Brookfield Infrastructure Partners achieved a 34 percent total return in 2010, beating the S&P 500 stock market index by nearly 20 percent, the firm’s chief executive officer said Friday.
“We won’t be able to achieve this level of out-performance every year,” chief executive Sam Pollock cautioned on a conference call. Pollock called 2010 an “outstanding” year for the New York Stock Exchange-listed infrastructure fund.
The year’s performance reflected an uplift in Brookfield Infrastructure Partners’ (BIP) cashflow, which quadrupled from $49 million in 2009 to $197 million in 2010, according to an earnings press release.
The increase was “primarily due” to BIP’s acquisition of Prime Infrastructure, the former Sydney-listed infrastructure fund managed by Babcock & Brown. The $3.5 billion deal, completed in two parts in 2009 and 2010, gave BIP equity stakes in at least eight new infrastructure assets spread across Europe, New Zealand, Asia and Australia.
We won't be able to achieve this level of out-performance every year
The Australian portfolio weathered several natural disasters and accidents in 2010, including a train derailment, a flood and a drought. The drought reduced grain hauling volumes by 40 percent on WestNet, BIP’s 5,000 kilometre railroad in Australia. John Stinebaugh, BIP’s chief financial officer, said the firm will “mitigate a significant amount” of the shortfall via cost savings.
Stinebaugh also disclosed a massive capital expenditure plan for the railroad. Thanks in part to six mining projects in need of rail access, BIP plans to plow $600 million into improvements on the railroad over the next three to four years, with $500 million of that “likely” to come in 2011 and 2012.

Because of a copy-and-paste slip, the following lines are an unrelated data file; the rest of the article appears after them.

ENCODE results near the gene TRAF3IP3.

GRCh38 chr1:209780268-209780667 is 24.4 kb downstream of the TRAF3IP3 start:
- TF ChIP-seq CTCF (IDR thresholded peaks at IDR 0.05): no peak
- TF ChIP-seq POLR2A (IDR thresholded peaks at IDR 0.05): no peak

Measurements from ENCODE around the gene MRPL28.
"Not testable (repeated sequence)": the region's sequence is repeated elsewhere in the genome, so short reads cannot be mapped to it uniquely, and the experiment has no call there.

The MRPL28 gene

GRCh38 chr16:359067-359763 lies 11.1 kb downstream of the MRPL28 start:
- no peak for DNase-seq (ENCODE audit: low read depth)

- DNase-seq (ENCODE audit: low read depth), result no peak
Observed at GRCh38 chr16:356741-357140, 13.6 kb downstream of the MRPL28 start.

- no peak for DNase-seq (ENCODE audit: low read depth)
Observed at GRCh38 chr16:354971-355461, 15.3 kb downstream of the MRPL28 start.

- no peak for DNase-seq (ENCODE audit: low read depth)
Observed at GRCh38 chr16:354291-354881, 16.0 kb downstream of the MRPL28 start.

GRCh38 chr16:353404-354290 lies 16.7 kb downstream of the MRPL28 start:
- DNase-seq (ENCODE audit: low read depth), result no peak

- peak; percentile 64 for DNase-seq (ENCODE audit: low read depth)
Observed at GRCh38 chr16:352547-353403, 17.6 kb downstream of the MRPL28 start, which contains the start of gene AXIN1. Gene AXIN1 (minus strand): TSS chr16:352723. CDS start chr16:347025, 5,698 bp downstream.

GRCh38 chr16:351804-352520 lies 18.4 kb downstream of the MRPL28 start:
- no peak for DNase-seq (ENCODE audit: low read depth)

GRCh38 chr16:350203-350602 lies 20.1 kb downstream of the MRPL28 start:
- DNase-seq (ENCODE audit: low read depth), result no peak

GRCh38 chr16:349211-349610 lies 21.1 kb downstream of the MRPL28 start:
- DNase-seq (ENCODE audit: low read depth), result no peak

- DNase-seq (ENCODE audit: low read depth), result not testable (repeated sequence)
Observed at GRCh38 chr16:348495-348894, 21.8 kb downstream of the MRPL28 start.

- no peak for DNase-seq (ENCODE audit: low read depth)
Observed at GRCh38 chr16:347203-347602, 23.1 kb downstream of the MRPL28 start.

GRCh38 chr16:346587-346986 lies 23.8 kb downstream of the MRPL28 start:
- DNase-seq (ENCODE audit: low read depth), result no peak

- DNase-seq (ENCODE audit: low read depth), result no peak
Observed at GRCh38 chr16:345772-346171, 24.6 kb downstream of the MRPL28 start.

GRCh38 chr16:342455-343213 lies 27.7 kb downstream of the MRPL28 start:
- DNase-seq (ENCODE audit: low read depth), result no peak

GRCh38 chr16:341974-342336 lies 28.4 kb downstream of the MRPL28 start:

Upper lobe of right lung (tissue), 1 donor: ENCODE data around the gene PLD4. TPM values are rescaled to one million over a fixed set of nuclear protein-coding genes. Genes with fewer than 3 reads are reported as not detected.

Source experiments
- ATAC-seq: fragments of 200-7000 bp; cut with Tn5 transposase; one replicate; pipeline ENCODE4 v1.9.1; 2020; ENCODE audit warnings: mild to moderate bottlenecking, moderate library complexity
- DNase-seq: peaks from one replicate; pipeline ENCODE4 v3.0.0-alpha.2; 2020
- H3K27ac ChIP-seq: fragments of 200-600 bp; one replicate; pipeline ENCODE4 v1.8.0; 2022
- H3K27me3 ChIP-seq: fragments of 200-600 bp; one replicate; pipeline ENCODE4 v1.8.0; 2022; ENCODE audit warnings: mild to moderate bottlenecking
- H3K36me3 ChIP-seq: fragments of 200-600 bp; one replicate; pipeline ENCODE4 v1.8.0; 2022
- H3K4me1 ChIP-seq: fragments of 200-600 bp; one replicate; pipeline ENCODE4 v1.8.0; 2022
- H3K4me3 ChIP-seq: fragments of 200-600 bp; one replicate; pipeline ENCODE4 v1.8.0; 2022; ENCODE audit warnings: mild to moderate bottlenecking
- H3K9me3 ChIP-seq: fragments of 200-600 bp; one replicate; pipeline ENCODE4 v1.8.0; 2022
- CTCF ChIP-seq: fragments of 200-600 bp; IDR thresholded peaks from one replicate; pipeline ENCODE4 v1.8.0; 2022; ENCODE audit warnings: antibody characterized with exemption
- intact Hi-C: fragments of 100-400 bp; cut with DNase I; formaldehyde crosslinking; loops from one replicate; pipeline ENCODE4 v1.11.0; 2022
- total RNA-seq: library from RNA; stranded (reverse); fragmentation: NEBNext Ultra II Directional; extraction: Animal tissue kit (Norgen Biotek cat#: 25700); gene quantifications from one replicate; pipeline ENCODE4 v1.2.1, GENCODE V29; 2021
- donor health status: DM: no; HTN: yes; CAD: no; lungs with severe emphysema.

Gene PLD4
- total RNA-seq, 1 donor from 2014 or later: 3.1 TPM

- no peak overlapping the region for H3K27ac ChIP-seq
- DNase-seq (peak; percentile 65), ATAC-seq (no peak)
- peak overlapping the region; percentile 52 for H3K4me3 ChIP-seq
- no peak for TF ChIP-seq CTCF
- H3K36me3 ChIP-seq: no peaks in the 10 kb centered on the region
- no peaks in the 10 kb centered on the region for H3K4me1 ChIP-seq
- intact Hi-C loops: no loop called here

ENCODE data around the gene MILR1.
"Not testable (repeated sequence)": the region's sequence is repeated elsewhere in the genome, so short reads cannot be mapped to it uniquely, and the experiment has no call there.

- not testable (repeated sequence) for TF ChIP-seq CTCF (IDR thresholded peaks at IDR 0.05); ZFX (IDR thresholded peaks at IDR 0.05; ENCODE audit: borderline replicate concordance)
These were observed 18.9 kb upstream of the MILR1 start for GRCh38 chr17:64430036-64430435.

The ambitious plans prompted one analyst to ask Stinebaugh and Pollock whether they’d be able to match the railroad’s current returns if they were to spend so much money in future years.
The ambitious expansion plans also prompted queries as to whether BIP could in fact “meet or exceed” its long-term dividend growth target of 3 percent to 7 percent, as Pollock said is likely.
“We feel pretty confident that we should be at the higher end of that range . . . because we have a number of GDP-sensitive and commodity-sensitive businesses such as timber and the railroad that we think in the current environment are going to do pretty well,” Pollock answered.
A 13 percent increase in the dividend, now at $.31 per share, was just approved by BIP’s board.
Pollock was also asked whether BIP could effectively compete against large, unlisted infrastructure funds like Global Infrastructure Partners, which placed the winning A$2.1 billion (€1.5 billion; $2.1 billion) bid for the Port of Brisbane in an auction late last year.
Pollock said the BIP’s growth estimates are “not dependent on new investment opportunities” and that BIP often finds “it’s better not to pursue investment opportunities where there is a frothy auction around them”.
Nevertheless, when pressed by an analyst to discuss one new investment opportunity – the Abbot Point Coal Terminal being auctioned off by the Queensland government – BIP management confirmed they are “looking” at it.
A document released by the Australian Competition and Consumer Commission in January said BIP had submitted a proposal to acquire a 99-year lease on the terminal.
BIP’s New York-listed shares ended the day up 2.3 percent, closing on $22.50.